The Intermedial Eighteenth Century
Topics might include remediation or interactions between page/stage; image/text/sound; orality/literacy; manuscript/print. 300-word abstracts by 15 March 2015; Jonathan Sachs (jonathan.sachs@concordia.ca)
Posted 3 February 2015

Uselessness
Must Enlightenment be synonymous with instrumentality? Topics might include the decorative, the insignificant, the 'purely' aesthetic, the irrelevant, the non-propositional, the anti-georgic, boredom. 300 word abstracts by 15 March 2015; Jayne Elizabeth Lewis (jelewis@uci.edu)
Posted 3 February 2015

LLC Middle English

Becoming Human: Medieval
Roundtable conversation in collaboration with the Chaucer Forum about the status of the human in the posthuman turn in medieval literary studies. Send 250-word abstracts by 15 March 2015; Shannon Gayk (sgayk@indiana.edu) and Jessica Rosenfeld (jrosenfe@wustl.edu)
Posted 24 February 2015

MIDDLE ENGLISH LITERATURE AFTER THE DIGITAL TURN
How the digital humanities have altered the study of Middle English. Submit half-page proposals or abstracts by 15 March 2015; Geraldine Heng (heng@mail.utexas.edu)
Posted 22 February 2015, last updated 24 February 2015

Middle English Studies: British, Or?
What is Medieval British Literature? Where and/or when is the Medieval? Is Middle English Literature British, Or? titles and 250 word abstracts to Erin Labbie by 15 March 2015; Erin Labbie (labbie@bgsu.edu)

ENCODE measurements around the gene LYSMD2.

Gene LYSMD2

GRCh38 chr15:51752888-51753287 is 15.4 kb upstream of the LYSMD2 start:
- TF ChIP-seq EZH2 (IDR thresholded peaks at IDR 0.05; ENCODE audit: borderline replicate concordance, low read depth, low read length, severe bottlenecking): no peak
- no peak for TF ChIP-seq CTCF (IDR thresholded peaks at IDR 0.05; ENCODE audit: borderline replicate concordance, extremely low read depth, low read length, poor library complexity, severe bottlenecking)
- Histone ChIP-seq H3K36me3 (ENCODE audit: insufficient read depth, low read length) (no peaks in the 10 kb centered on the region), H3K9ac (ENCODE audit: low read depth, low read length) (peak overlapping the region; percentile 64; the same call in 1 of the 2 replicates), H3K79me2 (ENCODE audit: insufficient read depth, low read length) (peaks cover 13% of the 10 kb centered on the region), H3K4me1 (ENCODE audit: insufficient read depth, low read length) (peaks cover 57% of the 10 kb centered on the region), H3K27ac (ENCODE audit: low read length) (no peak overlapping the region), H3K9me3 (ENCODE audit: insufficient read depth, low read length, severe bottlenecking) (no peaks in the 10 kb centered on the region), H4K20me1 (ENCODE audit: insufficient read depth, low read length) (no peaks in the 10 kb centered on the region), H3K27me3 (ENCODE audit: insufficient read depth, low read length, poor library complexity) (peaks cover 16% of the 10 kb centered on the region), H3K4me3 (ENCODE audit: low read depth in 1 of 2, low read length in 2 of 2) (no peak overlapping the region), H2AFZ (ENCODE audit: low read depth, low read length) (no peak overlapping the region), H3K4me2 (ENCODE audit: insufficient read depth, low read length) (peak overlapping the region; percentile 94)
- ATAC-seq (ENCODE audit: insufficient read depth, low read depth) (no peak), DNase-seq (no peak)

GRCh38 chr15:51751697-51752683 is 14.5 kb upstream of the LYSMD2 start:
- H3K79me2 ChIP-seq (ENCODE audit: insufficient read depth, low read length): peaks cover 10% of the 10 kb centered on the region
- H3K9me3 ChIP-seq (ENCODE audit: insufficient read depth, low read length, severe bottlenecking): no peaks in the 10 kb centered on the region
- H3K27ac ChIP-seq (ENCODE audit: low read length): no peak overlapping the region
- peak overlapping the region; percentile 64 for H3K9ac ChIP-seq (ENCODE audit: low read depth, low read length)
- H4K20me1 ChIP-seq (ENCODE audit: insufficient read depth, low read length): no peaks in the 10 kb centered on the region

Posted 24 February 2015

LLC Old English

The Danelaw
By which criteria do we distinguish linguistically and culturally between successive layers of colonization in the Anglo-Saxon Danelaw? At what point do distinct layers yield a synthesis? Abstracts (250 words) by 15 March 2015; Stephen J. Harris (sharris@english.umass.edu)
Posted 22 February 2015

Fearful Publics: Living Under Threat
How did the portrayal of external threat construct an audience? Why do images of threat attract readers? What anxieties did they allay or incite? Abstracts (250 words) by 15 March 2015; Stephen J. Harris (sharris@english.umass.edu)
Posted 22 February 2015

Immaterial Culture
How did Anglo-Saxons portray things that cannot be sensed? Were immaterial things considered real or nominal? What happened when they were translated across languages, cultures, and media? Abstract (250 words) by 15 March 2015; Stephen J. Harris (sharris@english.umass.edu)
Posted 22 February 2015

Tools of the Trade (Round Table)
What skill sets does an Anglo-Saxonist need? Are these skills unusual in an English department? How does reading Old English benefit students? Abstracts (250 words) by 15 March 2015; Stephen J. Harris (sharris@english.umass.edu)
Posted 22 February 2015

LLC Restoration and Early-18th-Century English

Digital Publics
Proposed papers may discuss crowdsourcing, the public face of digital work, media and publics, digital communities, scholars' presence online, the effect of global publics on research. Please send 250-word abstracts by 15 March 2015; Laura C. Mandell (mandell@tamu.edu)
Posted 12 February 2015, last updated 15 February 2015

Poetry and Performance